By Steve Neavling
Watching the 1946 movie, “It’s a Wonderful Life,” is a staple for millions of American families during the holidays.
But the Christmas classic that earned five Oscar nominations became a preoccupation of the FBI because then-Director J. Edgar Hoover believed the movie was an anti-american propaganda tool, according to a memo written by a social agent about so-called “communist infiltration” of the movie industry, the Independent reports .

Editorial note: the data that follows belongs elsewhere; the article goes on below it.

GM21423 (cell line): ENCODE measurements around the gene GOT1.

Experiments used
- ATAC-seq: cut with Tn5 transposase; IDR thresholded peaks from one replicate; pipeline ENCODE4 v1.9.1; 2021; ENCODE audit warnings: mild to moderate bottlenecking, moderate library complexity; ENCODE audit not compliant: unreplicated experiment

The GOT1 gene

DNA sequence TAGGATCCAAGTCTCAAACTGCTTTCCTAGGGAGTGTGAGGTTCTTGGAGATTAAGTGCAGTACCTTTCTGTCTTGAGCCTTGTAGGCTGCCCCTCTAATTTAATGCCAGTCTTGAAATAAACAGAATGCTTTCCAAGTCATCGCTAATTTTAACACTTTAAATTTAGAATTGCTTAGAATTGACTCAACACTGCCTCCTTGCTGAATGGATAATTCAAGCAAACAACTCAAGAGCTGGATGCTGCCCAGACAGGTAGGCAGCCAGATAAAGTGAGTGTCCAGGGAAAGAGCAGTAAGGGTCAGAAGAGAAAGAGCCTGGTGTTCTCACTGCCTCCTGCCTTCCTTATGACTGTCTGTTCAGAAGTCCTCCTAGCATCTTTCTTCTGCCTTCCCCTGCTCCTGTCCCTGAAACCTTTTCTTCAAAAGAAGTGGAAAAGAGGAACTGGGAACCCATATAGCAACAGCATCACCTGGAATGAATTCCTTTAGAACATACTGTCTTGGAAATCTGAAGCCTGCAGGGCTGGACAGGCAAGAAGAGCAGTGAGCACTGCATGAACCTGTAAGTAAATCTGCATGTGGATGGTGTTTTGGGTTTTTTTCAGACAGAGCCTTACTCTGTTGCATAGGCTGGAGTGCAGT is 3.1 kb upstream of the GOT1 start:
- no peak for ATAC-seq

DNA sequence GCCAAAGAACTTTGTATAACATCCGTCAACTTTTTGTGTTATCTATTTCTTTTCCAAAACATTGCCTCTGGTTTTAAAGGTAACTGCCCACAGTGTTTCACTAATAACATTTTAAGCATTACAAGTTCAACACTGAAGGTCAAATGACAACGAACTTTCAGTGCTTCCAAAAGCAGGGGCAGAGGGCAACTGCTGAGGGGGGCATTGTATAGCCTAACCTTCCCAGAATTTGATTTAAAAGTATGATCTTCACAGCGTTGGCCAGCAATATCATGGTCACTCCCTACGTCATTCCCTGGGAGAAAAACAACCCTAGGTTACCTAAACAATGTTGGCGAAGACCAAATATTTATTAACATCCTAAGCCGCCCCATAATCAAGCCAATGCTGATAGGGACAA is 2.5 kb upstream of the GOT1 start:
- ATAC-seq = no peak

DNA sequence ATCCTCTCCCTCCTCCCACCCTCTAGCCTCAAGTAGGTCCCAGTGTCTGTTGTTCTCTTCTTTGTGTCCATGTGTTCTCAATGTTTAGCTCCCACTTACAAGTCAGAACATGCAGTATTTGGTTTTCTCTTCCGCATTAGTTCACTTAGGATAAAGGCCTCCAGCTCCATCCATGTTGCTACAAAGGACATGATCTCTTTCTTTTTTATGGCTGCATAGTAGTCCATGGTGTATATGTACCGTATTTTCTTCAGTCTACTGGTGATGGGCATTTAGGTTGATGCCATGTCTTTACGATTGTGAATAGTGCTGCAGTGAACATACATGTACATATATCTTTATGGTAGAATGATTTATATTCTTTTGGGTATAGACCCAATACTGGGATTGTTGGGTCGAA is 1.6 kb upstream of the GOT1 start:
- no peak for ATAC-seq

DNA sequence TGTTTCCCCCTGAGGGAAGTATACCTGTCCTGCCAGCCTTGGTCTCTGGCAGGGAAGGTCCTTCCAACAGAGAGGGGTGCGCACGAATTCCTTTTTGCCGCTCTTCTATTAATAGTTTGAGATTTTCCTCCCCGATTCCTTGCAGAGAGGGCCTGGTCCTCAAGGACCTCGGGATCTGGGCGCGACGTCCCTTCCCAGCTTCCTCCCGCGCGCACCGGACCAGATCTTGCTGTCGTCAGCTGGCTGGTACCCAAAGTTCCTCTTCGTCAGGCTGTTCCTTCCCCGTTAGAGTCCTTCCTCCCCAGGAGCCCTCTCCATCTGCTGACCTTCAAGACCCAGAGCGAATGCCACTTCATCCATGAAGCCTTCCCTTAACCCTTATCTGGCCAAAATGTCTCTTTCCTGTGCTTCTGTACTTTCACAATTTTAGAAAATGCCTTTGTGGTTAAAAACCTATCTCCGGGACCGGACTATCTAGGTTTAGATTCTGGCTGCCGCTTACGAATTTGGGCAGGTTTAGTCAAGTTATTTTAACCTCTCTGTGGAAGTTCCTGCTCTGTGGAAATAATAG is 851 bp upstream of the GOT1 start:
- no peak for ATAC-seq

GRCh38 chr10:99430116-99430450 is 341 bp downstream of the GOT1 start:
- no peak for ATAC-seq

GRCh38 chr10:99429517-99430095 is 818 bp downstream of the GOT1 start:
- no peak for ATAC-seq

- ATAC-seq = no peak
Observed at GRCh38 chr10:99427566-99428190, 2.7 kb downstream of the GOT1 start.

The movie was one of more than 200 films feared to be a weapon of communist propaganda.
The FBI believed the film’s two screenwriters, Frances Goodrich and Albert Hackett, “were very close to known Communists and on one occasion in the recent past . . . practically lived with known Communists and were observed” eating lunch every day with “known Communists.”
An agent who watched the movie said it “represented a rather obvious attempt to discredit bankers.”
The hunt for communists is part of the FBI’s dark history under Hoover, who was notoriously paranoid of anti-American propaganda.